This invention relates to timed ignition of fuel-air mixtures in internal combustion engines, without the use of commutated high tension spark ignition systems. A characteristic feature of this inventive concept is the employment of a separate timing chamber and igniter means exposed therein, and all of which is in open communication with the combustion chamber of the engine. That is, a passageway enters the engine combustion chamber where a spark plug would normally be positioned for best performance. The passageway openly communicates into a closed timing chamber into which a compressed fuel-air mixture pressure front penetrates during the compression cycle of the engine, there being igniter means at a level or pressure front position corresponding to the corresponding point at which the ignition is required for optimum engine performance. It Is to be understood that the timing chamber displacement is adjusted and/or controlled for particular engine performance, so that optimum ignition timing is established therefor. A feature is the response of the igniter means in the timing zone of the ignition chamber, to the fuel-air density as a result of throttle conditions. There is an unobvious gas spring effect and gas shield effect controlled thereby, to preclude pre-ignition while inherently timing ignition in response to pressure conditions within the combustion chamber. Accordingly, this Timing Chamber Ignition Method and Apparatus automatically adjusts to engine operating conditions. In practice, the igniter means is a heated element such as a glow plug or the like positioned in the entry zone at a position where ignition of the pressure front is to occur, the igniter means being electrically energized with a suitable low vehicle voltage. As shown, this Timing Chamber Ignition is incorporated in a component or unit that replaces a spark plug. However, permanent features thereof can or will be incorporated in the engine structure as may be desired, with parts subject to deterioration made replaceable as circumstances require.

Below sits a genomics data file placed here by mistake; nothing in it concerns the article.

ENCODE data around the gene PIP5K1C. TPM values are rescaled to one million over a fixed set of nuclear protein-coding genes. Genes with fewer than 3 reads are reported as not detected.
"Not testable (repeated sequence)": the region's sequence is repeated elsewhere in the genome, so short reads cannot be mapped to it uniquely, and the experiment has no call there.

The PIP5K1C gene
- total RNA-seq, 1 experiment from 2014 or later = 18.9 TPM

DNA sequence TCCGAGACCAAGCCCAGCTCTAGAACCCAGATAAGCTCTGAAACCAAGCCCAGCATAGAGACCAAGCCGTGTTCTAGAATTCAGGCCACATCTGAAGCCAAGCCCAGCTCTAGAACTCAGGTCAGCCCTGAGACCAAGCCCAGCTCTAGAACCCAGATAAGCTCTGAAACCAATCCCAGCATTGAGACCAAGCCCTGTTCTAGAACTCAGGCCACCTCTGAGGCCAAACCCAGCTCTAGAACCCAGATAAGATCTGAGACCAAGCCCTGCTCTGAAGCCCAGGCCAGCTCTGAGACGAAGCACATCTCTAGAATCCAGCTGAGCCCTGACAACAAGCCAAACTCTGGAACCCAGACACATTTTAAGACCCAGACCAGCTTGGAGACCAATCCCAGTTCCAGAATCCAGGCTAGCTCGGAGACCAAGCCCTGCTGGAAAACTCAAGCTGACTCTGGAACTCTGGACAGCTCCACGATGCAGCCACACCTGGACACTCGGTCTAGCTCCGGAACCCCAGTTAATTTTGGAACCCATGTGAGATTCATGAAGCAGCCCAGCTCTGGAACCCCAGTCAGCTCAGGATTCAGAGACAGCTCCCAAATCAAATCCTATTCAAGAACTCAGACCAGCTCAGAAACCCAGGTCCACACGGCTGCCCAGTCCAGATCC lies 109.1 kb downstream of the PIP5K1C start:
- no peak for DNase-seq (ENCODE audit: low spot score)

The foregoing and various other objects and features of this invention will be apparent and fully understood from the following detailed description of the typical preferred forms and applications thereof, throughout which description reference is made to the accompanying drawings.

THE DRAWlNGS

FlG. 1 is a diagramatic view of a typical internal combustion engine cross section, showing the pressure responsive ignition apparatus incorporated therein, with the crank shaft and piston shown in the compression cycle before top dead center position of the crank shaft and approximately at the normal position and condition at which ignition is to take place.